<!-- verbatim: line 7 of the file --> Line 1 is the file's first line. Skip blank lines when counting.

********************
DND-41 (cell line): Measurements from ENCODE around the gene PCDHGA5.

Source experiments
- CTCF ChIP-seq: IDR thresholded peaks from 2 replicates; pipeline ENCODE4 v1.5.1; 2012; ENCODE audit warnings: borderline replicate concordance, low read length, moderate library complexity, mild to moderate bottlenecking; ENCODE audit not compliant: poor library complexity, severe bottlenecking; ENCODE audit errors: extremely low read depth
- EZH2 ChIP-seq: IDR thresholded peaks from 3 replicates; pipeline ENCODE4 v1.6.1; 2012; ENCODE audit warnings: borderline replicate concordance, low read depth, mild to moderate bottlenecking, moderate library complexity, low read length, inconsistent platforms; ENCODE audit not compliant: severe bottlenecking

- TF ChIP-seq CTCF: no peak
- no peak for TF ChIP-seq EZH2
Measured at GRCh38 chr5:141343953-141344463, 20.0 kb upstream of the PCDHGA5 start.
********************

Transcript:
Measured at GRCh38 chr5:141343953-141344463, 20.0 kb upstream of the PCDHGA5 start.